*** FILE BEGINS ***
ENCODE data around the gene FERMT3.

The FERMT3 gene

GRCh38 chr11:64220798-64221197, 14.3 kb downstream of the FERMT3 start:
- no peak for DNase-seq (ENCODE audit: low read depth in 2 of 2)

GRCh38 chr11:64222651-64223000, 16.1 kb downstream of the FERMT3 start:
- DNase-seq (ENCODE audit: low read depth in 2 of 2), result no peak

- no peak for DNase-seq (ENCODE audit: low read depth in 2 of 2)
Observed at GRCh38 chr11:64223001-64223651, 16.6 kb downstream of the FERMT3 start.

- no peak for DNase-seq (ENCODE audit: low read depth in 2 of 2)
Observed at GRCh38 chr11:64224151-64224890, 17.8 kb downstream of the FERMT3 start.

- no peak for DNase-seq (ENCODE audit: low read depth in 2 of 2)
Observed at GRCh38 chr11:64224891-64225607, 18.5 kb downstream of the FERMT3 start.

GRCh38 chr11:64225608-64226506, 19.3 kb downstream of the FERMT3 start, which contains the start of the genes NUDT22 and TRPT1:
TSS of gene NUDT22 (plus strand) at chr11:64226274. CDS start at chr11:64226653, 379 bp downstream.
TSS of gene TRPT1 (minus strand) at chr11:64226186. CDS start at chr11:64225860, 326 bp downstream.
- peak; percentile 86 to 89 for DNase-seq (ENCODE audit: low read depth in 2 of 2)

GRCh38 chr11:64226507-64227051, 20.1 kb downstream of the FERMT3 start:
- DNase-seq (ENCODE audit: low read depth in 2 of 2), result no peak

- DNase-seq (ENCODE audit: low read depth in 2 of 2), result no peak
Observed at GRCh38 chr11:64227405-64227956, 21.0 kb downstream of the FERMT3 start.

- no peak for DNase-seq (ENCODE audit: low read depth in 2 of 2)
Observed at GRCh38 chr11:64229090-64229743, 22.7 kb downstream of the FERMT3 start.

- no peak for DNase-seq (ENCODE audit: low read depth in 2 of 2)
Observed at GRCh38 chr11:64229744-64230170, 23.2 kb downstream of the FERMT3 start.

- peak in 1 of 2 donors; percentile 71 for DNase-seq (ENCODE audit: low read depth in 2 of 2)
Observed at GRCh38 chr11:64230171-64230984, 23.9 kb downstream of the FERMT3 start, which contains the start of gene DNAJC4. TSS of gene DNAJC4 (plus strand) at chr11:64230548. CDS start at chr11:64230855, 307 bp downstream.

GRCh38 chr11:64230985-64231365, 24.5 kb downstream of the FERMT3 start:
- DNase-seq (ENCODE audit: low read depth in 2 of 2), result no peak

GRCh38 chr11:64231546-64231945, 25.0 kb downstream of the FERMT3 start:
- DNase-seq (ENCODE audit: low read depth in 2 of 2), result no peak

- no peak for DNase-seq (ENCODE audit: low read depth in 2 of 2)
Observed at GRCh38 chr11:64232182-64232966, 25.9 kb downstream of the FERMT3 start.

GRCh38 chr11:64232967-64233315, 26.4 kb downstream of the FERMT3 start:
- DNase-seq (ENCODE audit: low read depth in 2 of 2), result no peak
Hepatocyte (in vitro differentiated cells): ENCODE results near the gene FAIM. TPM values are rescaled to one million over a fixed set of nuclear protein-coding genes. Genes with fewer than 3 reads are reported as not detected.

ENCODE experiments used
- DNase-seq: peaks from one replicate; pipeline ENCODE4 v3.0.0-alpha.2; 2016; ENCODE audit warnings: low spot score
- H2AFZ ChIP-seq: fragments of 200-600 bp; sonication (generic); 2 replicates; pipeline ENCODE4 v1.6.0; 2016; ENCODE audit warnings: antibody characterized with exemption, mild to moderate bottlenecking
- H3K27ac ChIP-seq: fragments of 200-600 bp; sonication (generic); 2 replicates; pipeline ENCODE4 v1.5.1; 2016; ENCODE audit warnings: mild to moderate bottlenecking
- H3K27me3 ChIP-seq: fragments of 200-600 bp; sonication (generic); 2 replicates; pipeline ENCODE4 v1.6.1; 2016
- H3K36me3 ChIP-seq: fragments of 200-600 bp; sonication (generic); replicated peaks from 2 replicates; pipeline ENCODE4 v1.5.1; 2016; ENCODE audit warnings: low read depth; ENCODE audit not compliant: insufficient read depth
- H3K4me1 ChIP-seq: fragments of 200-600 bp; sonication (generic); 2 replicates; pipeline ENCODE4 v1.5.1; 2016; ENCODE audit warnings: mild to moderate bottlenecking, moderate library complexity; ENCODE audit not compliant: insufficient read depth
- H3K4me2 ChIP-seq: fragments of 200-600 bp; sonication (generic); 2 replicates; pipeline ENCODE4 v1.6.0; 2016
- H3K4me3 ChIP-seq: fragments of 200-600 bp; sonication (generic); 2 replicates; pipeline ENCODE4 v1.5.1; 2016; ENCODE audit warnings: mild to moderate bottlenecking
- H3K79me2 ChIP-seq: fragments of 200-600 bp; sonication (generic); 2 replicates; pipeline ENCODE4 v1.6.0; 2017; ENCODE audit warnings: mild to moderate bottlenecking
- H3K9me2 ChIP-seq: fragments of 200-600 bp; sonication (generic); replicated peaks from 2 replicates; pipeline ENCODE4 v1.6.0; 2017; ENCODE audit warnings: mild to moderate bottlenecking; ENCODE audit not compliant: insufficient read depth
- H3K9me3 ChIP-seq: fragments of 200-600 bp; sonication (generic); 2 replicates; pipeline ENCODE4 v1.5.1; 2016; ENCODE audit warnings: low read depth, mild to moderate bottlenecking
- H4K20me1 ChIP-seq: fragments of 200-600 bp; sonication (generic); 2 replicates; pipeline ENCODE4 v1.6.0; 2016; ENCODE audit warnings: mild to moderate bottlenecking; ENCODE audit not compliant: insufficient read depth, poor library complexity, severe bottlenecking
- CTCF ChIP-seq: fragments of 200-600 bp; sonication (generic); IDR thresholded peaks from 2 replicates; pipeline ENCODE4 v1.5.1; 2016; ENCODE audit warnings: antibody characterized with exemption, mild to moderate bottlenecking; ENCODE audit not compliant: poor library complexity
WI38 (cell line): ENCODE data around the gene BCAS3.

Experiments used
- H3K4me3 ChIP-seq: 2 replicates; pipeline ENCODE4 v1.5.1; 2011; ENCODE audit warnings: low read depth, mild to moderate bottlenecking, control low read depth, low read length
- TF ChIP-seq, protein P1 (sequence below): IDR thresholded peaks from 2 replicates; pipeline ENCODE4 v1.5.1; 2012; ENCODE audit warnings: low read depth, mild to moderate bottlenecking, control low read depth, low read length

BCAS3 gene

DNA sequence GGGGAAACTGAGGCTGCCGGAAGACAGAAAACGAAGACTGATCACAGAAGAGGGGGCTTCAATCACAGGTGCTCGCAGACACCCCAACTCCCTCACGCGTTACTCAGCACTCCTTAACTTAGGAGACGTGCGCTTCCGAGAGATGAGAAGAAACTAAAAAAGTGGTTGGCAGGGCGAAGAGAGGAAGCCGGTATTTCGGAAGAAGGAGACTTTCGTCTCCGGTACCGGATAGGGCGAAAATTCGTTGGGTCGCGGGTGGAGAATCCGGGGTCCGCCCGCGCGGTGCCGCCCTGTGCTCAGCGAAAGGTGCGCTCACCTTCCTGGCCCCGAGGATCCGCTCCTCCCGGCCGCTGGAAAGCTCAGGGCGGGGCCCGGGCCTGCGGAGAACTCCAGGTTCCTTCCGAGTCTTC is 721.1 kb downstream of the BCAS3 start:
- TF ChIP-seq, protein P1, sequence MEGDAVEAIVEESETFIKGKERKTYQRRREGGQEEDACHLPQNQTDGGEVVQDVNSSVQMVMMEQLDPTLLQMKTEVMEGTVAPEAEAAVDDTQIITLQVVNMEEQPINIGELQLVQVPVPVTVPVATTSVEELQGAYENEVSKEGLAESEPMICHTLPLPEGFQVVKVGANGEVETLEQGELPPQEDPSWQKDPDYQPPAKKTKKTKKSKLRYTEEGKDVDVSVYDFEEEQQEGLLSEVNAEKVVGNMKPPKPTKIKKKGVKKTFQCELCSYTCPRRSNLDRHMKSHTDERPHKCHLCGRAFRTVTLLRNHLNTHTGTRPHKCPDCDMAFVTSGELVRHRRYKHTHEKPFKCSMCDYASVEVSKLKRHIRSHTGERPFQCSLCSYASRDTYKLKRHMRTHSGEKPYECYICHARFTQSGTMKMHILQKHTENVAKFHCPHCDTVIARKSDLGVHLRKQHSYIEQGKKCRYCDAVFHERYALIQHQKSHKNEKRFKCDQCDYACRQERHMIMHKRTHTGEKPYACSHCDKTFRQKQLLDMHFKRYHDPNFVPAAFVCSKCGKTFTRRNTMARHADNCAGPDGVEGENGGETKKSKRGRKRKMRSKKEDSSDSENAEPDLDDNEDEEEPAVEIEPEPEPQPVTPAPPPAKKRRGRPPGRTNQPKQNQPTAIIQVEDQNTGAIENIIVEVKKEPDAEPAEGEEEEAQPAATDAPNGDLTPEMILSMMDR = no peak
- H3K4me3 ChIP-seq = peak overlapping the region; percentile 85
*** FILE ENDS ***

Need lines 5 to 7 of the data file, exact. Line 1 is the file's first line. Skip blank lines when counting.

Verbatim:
GRCh38 chr11:64222651-64223000, 16.1 kb downstream of the FERMT3 start:
- DNase-seq (ENCODE audit: low read depth in 2 of 2), result no peak

- no peak for DNase-seq (ENCODE audit: low read depth in 2 of 2)